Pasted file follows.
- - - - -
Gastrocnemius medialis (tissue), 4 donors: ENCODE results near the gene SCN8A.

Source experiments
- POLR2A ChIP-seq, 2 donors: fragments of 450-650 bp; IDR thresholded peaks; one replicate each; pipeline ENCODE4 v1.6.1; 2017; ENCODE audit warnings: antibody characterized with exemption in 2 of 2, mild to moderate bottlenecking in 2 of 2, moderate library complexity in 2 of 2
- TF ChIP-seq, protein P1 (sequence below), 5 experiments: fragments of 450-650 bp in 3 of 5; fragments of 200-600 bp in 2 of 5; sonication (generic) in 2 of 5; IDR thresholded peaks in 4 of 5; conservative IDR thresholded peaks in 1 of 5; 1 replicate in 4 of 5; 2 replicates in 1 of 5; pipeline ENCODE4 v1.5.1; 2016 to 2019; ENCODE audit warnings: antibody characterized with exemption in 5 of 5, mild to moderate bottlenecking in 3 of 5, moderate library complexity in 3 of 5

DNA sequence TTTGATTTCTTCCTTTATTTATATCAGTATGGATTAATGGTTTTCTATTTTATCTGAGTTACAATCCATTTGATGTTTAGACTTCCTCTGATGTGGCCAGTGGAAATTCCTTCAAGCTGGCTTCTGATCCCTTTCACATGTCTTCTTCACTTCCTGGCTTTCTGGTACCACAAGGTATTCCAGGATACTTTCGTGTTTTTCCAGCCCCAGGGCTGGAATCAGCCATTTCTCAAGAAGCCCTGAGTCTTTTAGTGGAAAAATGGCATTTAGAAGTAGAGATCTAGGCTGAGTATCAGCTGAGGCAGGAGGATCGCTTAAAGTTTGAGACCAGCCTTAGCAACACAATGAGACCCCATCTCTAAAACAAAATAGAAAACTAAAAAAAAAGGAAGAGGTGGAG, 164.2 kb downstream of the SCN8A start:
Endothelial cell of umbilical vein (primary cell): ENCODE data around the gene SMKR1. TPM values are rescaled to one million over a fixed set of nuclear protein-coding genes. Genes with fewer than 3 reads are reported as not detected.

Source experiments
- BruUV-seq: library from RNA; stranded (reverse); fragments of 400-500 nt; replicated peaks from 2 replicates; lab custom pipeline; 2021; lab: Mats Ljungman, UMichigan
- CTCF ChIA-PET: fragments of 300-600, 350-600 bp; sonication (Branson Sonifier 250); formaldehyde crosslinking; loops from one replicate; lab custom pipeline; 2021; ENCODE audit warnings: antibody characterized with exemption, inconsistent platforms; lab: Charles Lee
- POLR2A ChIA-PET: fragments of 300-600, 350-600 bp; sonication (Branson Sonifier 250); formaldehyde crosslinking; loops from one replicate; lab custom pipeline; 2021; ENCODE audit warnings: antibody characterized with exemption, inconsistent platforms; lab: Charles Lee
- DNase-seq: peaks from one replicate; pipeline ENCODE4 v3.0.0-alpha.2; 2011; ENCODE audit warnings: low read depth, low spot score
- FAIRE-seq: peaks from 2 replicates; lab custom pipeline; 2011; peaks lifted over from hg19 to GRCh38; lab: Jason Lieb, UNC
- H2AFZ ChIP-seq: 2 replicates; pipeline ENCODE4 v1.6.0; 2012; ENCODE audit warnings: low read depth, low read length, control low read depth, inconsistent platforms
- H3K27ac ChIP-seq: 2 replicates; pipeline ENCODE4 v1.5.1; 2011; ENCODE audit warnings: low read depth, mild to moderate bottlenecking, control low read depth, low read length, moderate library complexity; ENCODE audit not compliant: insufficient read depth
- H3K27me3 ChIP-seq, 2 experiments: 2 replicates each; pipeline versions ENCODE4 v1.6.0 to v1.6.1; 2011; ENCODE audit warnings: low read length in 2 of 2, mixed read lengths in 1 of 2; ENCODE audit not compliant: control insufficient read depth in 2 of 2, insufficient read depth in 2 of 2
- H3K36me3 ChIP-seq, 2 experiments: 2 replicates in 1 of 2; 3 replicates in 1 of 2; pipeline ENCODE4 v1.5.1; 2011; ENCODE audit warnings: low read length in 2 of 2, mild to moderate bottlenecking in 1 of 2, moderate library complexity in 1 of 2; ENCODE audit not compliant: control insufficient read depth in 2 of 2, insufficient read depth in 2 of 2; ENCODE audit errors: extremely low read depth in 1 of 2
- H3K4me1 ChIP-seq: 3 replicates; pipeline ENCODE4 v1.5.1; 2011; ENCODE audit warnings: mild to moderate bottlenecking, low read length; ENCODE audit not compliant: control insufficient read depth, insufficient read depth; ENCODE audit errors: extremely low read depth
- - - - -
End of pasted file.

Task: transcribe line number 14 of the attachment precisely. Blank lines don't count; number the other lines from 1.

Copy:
- H3K27ac ChIP-seq: 2 replicates; pipeline ENCODE4 v1.5.1; 2011; ENCODE audit warnings: low read depth, mild to moderate bottlenecking, control low read depth, low read length, moderate library complexity; ENCODE audit not compliant: insufficient read depth